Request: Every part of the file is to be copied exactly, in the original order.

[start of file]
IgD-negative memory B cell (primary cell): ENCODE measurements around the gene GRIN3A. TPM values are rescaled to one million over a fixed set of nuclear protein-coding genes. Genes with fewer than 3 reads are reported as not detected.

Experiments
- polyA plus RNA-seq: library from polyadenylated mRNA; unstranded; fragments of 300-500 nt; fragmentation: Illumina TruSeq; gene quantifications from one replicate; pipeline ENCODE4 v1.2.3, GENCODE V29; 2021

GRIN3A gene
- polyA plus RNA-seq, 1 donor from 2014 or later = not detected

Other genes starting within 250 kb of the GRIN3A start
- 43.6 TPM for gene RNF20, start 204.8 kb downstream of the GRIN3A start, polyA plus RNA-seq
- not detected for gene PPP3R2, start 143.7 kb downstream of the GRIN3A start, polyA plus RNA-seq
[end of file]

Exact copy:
IgD-negative memory B cell (primary cell): ENCODE measurements around the gene GRIN3A. TPM values are rescaled to one million over a fixed set of nuclear protein-coding genes. Genes with fewer than 3 reads are reported as not detected.

Experiments
- polyA plus RNA-seq: library from polyadenylated mRNA; unstranded; fragments of 300-500 nt; fragmentation: Illumina TruSeq; gene quantifications from one replicate; pipeline ENCODE4 v1.2.3, GENCODE V29; 2021

GRIN3A gene
- polyA plus RNA-seq, 1 donor from 2014 or later = not detected

Other genes starting within 250 kb of the GRIN3A start
- 43.6 TPM for gene RNF20, start 204.8 kb downstream of the GRIN3A start, polyA plus RNA-seq
- not detected for gene PPP3R2, start 143.7 kb downstream of the GRIN3A start, polyA plus RNA-seq